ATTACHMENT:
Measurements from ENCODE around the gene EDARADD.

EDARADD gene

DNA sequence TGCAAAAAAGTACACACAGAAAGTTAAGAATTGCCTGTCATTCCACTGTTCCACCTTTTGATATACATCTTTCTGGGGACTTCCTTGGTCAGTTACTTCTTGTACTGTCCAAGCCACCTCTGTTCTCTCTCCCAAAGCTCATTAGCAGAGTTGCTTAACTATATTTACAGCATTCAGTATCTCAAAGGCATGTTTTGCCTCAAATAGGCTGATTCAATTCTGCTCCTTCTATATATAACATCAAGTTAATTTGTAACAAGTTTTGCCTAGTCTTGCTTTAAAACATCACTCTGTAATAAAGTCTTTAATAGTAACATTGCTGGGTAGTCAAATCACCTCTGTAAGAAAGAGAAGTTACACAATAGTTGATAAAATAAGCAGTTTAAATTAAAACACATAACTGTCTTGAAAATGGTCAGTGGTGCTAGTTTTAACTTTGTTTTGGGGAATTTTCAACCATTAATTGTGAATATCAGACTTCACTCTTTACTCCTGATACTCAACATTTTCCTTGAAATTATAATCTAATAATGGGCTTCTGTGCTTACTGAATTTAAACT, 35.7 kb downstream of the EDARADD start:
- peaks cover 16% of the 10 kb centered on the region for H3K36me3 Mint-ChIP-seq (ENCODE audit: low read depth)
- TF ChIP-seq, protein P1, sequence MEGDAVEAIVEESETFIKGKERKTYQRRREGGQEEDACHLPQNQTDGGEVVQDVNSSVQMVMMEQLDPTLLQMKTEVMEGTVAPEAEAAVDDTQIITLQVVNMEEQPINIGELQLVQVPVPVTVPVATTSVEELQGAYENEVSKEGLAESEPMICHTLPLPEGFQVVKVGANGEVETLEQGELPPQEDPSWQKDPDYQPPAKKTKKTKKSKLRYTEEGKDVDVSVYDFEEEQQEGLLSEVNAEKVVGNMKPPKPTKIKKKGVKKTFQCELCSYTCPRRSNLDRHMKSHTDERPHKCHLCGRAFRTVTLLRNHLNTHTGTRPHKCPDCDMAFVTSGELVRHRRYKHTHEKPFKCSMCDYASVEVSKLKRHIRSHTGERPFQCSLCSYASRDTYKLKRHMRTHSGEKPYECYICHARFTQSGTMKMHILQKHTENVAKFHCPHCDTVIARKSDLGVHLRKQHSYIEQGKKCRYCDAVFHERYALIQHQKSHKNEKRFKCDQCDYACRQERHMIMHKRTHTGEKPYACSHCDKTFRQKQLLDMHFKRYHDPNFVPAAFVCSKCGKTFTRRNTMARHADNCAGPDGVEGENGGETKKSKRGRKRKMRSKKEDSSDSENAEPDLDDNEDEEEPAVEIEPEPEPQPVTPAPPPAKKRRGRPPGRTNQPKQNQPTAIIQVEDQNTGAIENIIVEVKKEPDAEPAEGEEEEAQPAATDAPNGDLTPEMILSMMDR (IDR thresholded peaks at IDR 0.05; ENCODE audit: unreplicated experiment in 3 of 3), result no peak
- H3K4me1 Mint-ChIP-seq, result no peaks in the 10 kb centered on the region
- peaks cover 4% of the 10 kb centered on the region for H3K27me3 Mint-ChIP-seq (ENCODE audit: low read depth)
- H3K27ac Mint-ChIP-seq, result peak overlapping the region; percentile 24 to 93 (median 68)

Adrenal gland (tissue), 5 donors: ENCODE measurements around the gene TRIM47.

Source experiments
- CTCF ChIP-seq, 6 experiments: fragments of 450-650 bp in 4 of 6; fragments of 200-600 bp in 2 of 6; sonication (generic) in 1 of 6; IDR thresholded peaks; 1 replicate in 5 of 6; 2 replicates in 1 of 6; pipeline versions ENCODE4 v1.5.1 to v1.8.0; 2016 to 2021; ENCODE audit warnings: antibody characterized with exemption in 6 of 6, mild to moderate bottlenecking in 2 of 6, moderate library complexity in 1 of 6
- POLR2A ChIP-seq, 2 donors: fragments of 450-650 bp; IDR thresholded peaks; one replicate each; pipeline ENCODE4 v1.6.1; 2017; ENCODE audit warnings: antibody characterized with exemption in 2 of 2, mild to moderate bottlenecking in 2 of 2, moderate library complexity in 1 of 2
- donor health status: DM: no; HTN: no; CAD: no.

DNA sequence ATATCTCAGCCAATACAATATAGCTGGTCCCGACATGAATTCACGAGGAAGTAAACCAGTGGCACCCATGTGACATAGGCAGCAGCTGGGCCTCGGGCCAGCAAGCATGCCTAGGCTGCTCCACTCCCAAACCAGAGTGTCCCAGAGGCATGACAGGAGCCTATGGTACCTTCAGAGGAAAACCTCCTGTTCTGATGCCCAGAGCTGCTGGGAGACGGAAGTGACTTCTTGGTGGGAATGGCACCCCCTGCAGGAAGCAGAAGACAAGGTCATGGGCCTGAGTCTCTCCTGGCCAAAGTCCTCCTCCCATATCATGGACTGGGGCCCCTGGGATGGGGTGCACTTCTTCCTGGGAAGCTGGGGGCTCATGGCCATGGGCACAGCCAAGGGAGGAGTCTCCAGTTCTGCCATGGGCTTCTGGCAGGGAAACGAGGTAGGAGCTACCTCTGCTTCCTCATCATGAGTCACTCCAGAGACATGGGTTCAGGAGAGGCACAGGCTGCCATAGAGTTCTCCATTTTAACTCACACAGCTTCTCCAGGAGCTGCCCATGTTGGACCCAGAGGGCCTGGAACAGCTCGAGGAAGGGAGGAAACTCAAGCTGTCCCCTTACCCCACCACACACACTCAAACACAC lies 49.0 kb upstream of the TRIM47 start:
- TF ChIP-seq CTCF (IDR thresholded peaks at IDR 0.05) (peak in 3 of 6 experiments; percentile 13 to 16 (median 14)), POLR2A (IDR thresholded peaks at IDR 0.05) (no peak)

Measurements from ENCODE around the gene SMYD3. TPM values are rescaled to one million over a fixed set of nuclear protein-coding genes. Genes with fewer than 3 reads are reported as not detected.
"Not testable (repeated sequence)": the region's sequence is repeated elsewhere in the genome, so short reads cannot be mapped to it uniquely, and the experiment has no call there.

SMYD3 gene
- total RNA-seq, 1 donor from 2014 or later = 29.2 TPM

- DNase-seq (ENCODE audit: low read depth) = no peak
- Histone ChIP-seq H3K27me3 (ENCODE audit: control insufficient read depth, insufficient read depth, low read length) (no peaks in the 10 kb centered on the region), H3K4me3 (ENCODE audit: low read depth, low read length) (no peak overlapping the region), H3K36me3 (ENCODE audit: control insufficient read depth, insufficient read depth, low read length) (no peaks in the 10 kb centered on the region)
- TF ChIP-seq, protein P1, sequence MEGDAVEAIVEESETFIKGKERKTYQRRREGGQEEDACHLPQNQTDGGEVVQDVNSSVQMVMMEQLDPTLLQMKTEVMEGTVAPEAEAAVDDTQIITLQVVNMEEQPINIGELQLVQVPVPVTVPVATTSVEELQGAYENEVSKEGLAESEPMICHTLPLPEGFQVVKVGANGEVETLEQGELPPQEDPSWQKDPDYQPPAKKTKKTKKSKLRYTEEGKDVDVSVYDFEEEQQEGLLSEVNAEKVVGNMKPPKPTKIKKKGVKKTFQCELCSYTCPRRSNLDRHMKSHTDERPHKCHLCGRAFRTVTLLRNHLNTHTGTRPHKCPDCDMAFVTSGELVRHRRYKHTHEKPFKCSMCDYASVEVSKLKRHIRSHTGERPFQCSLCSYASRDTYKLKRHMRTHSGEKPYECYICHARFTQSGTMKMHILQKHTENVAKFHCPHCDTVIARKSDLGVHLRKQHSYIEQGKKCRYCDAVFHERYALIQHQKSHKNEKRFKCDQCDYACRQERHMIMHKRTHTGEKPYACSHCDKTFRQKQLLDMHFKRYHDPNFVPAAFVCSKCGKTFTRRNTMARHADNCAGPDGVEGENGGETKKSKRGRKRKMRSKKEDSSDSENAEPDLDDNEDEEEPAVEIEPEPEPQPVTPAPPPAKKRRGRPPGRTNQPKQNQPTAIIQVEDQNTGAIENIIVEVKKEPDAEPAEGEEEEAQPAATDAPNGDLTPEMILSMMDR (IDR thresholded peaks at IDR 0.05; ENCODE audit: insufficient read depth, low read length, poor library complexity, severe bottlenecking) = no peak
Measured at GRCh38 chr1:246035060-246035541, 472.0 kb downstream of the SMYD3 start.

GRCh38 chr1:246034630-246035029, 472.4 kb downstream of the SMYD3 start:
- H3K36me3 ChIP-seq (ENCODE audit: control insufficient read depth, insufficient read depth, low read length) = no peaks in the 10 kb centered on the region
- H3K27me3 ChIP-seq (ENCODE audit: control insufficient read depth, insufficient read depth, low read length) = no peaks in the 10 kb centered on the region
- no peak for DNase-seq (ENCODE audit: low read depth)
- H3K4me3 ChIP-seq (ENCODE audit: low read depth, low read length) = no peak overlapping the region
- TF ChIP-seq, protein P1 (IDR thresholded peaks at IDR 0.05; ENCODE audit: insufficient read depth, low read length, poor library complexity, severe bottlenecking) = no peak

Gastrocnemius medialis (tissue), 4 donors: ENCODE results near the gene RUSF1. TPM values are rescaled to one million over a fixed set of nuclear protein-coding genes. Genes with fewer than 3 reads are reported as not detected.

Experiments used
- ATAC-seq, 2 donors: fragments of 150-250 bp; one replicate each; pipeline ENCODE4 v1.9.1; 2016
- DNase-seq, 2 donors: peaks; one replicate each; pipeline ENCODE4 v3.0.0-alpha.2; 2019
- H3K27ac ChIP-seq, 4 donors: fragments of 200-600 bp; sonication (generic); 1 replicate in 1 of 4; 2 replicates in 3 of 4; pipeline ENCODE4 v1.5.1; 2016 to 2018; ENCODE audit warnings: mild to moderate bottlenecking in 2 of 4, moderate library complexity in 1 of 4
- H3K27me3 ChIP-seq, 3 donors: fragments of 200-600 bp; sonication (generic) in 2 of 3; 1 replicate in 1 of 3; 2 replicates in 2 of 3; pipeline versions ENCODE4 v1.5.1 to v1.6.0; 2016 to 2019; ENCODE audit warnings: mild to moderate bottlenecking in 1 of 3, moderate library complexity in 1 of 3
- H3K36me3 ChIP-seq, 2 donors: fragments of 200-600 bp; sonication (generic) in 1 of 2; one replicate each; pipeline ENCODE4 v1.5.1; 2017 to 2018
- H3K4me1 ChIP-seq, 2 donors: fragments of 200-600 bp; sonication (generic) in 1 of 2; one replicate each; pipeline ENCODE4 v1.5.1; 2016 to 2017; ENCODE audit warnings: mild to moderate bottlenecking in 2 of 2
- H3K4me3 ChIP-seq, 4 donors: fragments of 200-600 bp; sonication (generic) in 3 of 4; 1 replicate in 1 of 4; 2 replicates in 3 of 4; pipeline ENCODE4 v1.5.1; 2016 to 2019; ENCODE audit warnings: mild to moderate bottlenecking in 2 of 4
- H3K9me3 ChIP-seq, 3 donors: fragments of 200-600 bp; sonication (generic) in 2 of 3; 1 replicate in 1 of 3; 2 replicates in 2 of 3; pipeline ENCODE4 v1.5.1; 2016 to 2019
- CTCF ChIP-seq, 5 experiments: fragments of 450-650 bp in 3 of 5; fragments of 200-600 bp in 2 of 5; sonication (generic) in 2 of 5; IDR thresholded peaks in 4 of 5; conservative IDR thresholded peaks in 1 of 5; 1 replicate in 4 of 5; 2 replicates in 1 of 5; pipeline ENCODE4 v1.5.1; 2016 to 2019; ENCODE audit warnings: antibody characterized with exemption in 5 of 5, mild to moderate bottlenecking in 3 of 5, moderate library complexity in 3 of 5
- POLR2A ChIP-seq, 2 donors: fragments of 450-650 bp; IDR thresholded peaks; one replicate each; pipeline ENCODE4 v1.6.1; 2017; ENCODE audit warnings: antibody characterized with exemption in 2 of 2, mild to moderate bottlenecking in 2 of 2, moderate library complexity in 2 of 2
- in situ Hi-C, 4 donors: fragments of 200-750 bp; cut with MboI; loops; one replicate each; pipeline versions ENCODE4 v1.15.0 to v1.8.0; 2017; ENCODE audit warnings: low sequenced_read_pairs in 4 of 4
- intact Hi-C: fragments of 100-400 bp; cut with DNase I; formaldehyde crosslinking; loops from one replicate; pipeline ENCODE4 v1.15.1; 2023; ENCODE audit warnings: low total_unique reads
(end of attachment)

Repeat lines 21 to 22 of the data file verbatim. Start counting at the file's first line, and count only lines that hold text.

- Histone ChIP-seq H3K27me3 (ENCODE audit: control insufficient read depth, insufficient read depth, low read length) (no peaks in the 10 kb centered on the region), H3K4me3 (ENCODE audit: low read depth, low read length) (no peak overlapping the region), H3K36me3 (ENCODE audit: control insufficient read depth, insufficient read depth, low read length) (no peaks in the 10 kb centered on the region)
- TF ChIP-seq, protein P1, sequence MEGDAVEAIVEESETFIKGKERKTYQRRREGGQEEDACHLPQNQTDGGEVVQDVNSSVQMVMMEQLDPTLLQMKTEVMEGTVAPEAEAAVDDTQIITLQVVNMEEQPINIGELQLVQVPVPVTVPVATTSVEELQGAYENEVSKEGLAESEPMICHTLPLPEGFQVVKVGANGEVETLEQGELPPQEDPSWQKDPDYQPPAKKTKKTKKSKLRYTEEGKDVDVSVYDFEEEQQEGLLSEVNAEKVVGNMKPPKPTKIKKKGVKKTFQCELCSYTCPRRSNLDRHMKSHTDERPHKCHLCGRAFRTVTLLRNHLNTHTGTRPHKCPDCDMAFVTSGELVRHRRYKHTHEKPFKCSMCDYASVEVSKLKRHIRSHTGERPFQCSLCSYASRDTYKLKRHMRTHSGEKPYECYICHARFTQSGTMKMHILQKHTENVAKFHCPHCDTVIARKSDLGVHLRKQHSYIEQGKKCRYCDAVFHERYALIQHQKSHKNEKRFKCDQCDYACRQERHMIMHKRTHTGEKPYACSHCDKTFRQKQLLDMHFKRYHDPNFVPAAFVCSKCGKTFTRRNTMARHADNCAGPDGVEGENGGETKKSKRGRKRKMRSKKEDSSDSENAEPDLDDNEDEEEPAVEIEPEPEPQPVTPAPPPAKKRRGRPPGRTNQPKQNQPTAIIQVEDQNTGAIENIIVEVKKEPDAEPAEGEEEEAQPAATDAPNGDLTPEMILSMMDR (IDR thresholded peaks at IDR 0.05; ENCODE audit: insufficient read depth, low read length, poor library complexity, severe bottlenecking) = no peak